Monday 6th August
BOWIE – BERLIN In 1976 Bowie moved to Berlin, he stayed in a flat and recorded right next to the Berlin Wall. He worked with Brian Eno, who had just left Roxy. They were influenced by the electronic music coming out of Europe – Kraftwerk, Neu and my favourite Tangerine Dream. Using synthesisers and electric piano and guitars and drum machine they worked on instrumentals. Bowie wrote words for a few of them but the resulting record LOW is mostly unsung. It was a huge departure from anything which went before, Bowie was ready to lose his entire fanbase, who were still mourning the death of Ziggy. But gradually he won almost all of them back and many more too. The album roars in with ‘Speed of Life’ and the bleak ‘Breaking Glass’ – Bowie’s voice sounds distanced, detached, emotionless – like the music itself. Even the single ‘Sound and Vision’ is bleak and dystopian. Side 2 is completely instrumental, but I love it. I can even remember the first time I heard the record, on a friend’s (brand new in those days) cassette player. This sounded suddenly so modern, so fresh, so alien even. And I couldn’t wait for the follow-up ‘Heroes’.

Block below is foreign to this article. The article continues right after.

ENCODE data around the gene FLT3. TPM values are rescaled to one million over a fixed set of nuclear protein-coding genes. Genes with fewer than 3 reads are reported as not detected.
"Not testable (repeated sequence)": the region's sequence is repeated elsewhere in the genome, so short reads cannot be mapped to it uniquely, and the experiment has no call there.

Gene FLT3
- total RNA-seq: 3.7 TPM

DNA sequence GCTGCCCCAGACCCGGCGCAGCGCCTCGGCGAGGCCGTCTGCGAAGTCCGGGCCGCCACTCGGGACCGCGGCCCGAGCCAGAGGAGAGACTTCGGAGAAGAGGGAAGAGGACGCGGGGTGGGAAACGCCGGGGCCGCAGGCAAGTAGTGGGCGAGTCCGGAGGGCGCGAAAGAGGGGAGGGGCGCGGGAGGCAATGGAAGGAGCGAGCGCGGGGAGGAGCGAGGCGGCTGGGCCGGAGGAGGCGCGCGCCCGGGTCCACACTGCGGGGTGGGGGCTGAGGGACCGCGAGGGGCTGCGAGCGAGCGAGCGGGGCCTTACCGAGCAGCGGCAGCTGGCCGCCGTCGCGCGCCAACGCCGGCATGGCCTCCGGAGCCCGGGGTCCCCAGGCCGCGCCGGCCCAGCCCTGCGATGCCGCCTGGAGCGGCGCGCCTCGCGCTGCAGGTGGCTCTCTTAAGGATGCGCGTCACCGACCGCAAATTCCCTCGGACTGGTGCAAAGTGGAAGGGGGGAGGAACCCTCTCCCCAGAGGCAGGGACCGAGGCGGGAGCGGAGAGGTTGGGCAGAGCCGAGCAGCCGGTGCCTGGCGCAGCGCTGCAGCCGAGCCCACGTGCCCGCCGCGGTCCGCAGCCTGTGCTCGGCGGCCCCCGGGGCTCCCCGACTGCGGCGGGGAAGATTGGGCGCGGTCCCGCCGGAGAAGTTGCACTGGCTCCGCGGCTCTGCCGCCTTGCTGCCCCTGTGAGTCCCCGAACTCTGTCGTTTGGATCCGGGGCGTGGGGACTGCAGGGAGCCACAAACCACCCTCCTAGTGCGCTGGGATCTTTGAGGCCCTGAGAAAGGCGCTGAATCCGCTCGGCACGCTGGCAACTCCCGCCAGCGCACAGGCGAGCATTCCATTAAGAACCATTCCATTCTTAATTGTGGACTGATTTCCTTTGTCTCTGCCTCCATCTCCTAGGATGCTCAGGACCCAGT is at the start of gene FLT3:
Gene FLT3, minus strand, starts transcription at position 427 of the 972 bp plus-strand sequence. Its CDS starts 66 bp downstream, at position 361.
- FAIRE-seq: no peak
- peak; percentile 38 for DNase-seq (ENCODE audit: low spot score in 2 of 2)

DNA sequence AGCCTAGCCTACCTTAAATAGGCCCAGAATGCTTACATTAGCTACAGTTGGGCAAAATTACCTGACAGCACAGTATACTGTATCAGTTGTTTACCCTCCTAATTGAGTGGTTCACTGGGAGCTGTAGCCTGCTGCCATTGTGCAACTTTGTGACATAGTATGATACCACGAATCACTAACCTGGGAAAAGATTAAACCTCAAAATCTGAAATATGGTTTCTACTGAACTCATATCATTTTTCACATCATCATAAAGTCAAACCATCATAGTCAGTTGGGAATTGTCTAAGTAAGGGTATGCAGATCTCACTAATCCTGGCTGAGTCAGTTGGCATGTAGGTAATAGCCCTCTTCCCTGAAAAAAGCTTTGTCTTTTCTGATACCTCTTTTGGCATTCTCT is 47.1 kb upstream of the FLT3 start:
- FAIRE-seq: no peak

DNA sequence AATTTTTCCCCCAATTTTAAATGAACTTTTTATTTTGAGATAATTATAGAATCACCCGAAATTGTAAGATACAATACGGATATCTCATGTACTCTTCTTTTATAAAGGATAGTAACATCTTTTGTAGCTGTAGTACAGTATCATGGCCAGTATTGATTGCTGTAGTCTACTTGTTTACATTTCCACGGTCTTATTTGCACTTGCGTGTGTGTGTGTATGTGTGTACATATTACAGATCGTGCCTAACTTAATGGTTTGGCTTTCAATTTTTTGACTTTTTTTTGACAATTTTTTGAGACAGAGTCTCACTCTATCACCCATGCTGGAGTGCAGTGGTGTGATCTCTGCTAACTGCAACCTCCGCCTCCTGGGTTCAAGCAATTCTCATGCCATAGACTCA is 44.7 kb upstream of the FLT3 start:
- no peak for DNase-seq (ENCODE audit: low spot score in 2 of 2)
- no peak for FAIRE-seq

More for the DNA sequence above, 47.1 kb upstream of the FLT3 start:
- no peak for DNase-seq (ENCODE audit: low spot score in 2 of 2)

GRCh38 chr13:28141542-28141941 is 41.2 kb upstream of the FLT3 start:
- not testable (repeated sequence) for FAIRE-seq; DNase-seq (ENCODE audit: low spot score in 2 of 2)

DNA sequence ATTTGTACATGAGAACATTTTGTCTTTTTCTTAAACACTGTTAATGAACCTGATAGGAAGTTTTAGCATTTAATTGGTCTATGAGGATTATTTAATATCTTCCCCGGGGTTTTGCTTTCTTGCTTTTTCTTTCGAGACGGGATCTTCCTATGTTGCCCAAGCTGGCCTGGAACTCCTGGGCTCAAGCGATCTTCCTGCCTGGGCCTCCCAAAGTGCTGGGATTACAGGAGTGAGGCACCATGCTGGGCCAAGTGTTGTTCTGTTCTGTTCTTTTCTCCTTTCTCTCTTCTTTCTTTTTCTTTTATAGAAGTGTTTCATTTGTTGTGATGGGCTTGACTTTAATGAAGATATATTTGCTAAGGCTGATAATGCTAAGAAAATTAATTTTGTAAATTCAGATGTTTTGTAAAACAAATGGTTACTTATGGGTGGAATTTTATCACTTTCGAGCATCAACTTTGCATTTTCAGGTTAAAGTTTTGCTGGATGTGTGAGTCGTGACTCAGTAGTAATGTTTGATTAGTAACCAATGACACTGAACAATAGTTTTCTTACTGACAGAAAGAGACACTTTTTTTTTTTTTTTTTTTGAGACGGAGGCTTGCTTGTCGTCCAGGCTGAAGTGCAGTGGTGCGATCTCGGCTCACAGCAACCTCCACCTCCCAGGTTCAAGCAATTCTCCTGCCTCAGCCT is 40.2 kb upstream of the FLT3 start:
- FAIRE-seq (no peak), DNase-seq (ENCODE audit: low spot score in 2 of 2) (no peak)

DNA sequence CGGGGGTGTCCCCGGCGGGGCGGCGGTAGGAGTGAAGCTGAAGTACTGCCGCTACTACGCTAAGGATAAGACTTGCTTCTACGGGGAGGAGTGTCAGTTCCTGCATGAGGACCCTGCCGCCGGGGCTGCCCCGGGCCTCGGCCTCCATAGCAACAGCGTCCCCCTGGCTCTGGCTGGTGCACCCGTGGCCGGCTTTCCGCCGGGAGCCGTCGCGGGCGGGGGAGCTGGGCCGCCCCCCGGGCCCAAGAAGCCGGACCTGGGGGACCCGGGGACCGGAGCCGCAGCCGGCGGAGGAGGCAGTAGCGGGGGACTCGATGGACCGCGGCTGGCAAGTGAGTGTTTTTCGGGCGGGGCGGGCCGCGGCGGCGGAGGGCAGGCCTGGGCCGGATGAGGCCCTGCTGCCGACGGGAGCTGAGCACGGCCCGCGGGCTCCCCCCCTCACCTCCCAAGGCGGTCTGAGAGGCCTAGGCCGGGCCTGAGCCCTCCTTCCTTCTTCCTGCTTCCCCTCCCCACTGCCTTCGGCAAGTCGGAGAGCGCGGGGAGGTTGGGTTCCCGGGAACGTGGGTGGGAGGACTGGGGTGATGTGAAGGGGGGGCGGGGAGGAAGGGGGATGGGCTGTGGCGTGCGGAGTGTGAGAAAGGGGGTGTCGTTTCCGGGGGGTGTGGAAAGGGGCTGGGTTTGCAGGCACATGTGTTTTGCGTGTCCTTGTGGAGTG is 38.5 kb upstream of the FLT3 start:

And, of course, it didn’t disappoint. Side 1 is all sung and 2 is mostly instrumental. Of course, the shock had worn off, and one could simply enjoy more of the same. Although the sung songs with the exception of the classic title track seem a bit mechanical. I like ‘Sons Of The Silent Age’ but not much else. The instrumentals are if anything a bit mellower, except the bleak Neukoln. In many ways I prefer Low as an album. Lodger, which came out later in ‘1979’ is maybe better. No instrumentals this time, but the sound is more varied; there is Turkish influence in ‘Yassasin’ and a classic vocal ballad in opener ‘Fantastic Voyage’. He had a hit with ‘Boys Keep Swinging’ – but I particularly like ‘Repetition’ – a tale of family violence sung very tiredly. This last album completed David’s Berlin trilogy and has consistently undersold – maybe people were just getting bored with it. In fact, all three records, though loved by the critics, sold poorly. David had certainly come a long way in just a decade, unrecognisable from his Space oddity days.
Although this record came out over a decade later All Saints slots in here. It is a collection of David’s instrumental tracks – everything from Low and Heroes and a few film tracks and discarded attempts. I like it ‘Crystal Japan ‘ is very good – it is quietly refreshing, the lack of vocals give you more time to think. In many ways David has always been a painter; literally he painted paintings (rarely seen) but with his music he often paints in sound collages, the lyrics sprinkled like highlights over the base colours.
But maybe, lack of chart success, or just boredom – David moved on from the pretty bleak terrain of his Berlin period and sought out more conventional ‘Pop’ sounds…